Buster Posey was the leading vote getter for the entire National League with 7,621,370 votes. He not only beat out his fellow catchers Yadier Molina and Carlos Ruiz for the starting position, he set a new record for the amount of votes received by a National League starter previously set by Milwaukee’s Ryan Braun in 2011 (5,928,004).
While Posey’s numbers are deserving of All-Star consideration, he’s not leading in any offensive categories, and in fact doesn’t even lead his own position in home runs, RBI, average, slugging percentage or OPS.
Astoundingly, he’s not even in the top two in any of these categories as many of them are dominated by Molina and Ruiz. Additionally, with his six errors behind the plate, his fielding percentage doesn’t make the top 10 for catchers in the National League.
The midsummer classic is a game that is played for the fans. Therefore it is appropriate they are the ones who decide which position players will start the game for each league.
There is no denying Posey’s popularity with the fans, but why do they suddenly feel he is the best catcher in the game, and deserving of the most votes ever for a National League starter?
Having yet to play a full season in the big leagues, Posey’s young career has been full of ups and downs from the very moment he was called up.
In May of 2010, the San Francisco Giants brought up their star catching prospect after he hit .349 in Fresno with a .552 slugging percentage and a .995 OPS. Briefly on the big league team in September of 2009, the Giants made the move in hopes that he was ready to make major contributions and ignite an offense that had been struggling.
It worked. Going 6-for-9 with four RBI in his first two games, the young catcher made an immediate impact. Posey would go on to hit .305, with 18 home runs and 67 RBI en route to winning the NL Rookie of the Year award. He capped it off by hitting .300 with a home run and two RBI against Texas, and brilliantly handled a dominant staff to help the Giants win the World Series.
Entering the 2011 season, some were already calling Posey the best catcher in the league, and by most accounts, he was in the top five. All this attention and Posey had less than a year of big league service.
Additionally, Posey didn’t catch enough games to qualify for the official stats, but for the 76 games he did catch in 2010, his .991 fielding percentage would’ve ranked in the bottom 10 for all catchers in the league.
Still, with most analysts looking at Posey’s natural ability, incredible arm and how much he would improve in his second season, the buzz around Posey was his upside and how quickly he would take over the mantle as the next superstar catcher in the league.
Then Scott Cousins happened. On May 25, 2011, Cousins came across the plate and hit Posey who was in a bad position after the relay came in late from right field. Posey was bent backwards and his ankle got caught underneath, breaking his leg and tearing ligaments in his ankle.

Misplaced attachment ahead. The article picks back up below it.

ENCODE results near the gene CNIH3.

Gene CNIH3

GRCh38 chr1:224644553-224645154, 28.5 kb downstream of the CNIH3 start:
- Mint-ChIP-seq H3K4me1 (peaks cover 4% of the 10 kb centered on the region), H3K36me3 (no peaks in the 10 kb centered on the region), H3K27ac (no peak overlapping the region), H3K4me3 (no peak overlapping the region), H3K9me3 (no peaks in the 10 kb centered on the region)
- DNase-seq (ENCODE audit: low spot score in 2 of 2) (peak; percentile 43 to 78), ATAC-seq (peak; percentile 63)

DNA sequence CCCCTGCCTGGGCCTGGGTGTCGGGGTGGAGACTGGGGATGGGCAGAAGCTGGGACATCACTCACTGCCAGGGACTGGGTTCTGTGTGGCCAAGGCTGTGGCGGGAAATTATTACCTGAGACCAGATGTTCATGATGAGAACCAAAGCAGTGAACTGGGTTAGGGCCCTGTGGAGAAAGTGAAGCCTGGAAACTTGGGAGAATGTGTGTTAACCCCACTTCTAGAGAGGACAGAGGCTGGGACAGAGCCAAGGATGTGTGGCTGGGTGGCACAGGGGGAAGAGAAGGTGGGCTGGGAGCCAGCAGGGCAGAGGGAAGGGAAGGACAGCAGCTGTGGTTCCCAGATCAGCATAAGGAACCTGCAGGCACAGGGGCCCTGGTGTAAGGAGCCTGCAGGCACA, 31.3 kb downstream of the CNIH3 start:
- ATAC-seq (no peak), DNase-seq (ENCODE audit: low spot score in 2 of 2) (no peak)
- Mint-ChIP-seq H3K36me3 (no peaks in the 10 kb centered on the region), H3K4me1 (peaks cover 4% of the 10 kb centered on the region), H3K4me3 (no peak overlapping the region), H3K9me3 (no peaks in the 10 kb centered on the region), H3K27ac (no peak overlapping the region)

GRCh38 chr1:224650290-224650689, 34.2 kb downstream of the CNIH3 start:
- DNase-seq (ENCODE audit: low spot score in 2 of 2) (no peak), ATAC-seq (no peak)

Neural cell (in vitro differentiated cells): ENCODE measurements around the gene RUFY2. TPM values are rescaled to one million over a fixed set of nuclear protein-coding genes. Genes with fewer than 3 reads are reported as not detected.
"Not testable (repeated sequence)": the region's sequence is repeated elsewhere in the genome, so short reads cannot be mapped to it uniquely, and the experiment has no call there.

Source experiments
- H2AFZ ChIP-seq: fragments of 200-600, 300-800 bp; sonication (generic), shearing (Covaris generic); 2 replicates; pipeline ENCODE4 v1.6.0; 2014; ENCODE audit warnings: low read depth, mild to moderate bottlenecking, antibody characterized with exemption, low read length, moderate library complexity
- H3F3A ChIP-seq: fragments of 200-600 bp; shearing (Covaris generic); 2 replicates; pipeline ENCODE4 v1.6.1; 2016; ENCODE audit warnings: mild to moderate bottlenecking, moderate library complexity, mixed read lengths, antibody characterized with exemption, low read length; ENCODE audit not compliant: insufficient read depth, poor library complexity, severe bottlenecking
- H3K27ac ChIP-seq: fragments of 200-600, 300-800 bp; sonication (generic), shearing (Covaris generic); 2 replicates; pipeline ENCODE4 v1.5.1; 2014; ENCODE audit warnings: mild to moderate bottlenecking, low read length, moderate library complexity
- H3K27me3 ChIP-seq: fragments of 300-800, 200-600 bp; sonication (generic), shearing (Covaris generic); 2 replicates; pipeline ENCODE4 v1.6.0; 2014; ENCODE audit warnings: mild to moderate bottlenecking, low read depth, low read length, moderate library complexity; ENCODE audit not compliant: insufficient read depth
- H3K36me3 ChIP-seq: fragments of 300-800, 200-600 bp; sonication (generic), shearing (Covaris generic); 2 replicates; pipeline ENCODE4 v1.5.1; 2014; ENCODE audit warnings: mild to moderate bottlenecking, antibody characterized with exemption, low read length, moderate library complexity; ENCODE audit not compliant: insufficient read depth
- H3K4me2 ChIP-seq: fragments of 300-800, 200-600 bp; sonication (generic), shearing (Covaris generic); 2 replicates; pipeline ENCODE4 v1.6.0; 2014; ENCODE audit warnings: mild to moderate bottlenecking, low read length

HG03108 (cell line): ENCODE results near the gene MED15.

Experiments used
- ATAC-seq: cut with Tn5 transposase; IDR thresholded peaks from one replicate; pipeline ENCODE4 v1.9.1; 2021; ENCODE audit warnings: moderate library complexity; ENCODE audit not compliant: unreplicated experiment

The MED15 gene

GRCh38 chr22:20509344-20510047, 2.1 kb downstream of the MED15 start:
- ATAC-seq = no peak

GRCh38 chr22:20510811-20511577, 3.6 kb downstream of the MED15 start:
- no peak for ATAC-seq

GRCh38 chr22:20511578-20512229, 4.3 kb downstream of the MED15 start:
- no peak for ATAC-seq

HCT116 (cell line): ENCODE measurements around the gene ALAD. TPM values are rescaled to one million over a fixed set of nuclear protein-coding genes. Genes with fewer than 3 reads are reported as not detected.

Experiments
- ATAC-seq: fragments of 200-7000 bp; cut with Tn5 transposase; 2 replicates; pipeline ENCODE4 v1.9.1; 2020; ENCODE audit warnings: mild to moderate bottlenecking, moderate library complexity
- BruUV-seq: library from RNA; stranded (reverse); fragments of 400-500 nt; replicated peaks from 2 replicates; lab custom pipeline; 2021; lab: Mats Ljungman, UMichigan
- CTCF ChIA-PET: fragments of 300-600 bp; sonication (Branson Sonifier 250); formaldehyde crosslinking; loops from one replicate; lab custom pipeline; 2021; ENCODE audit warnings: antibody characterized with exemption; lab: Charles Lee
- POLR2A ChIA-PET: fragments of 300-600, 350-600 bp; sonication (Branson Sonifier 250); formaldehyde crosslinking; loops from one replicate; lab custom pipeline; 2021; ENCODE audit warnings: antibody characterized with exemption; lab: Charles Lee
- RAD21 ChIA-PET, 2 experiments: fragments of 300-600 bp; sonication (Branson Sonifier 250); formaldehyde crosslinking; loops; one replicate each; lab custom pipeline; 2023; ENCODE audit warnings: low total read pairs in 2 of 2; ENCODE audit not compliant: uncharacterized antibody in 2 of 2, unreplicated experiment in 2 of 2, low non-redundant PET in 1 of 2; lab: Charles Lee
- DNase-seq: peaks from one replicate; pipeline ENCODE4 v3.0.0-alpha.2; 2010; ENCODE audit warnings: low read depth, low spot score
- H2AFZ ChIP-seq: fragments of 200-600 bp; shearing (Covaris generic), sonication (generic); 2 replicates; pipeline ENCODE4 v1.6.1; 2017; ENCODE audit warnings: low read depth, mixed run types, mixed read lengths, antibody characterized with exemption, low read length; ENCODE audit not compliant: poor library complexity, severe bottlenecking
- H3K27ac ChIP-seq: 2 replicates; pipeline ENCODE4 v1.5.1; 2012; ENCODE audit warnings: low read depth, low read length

Missing the rest of 2011, no one was sure how Posey would come back from such a horrific injury, especially at such a physically challenging position as catcher.
Entering play Sunday, Posey is proving he’s back and it’s not an issue. Currently hitting .296 with 10 home runs and 40 RBI, Posey has caught 54 of the 78 games the Giants have played, and another 10 at first base.
There’s no doubting Posey’s ability to hit major league pitching and handle a pitching staff, and his value to the Giants in the middle of their order, but is he the best catcher in the game? Is he even top two?
Statistically this year, he’s not. Yadier Molina and Carlos Ruiz are both ahead of Posey in hits, average, home runs, RBI, slugging percentage and OPS. Ruiz currently leads the big leagues with a .356 average, and Molina leads all National League catchers with 44 RBI.
While Posey has been invaluable to the Giants behind the plate, handling the best staff in the big leagues, there’s been none better than Molina over the past five years. Winner of the last four Gold Gloves at his position, Molina is also a three-time All-Star and has two World Series rings.
It is curious why the fans have suddenly deemed Posey the best in the league when the numbers don’t back it up. Gary Radnich on KNBR’s morning show from 9am -12pm likes to make the point that if Buster went by his real name Gerald, there wouldn’t be as much hype.
At first I didn’t buy it but I’m starting to come around. Part of it is his young, clean and wholesome, all American look that attracts young and old alike. It does help that he has the catchy baseball name to go with it, and you can’t go to the ballpark without hearing, “let’s go Buster.” There’s no doubt that Gerald doesn’t have the same ring in that cheer.
While Posey may prove to be better than his counterparts as he develops and gets a full season under his belt, what is clear now is the fans are voting on something other than just statistical numbers, and whatever that is, Buster’s got it.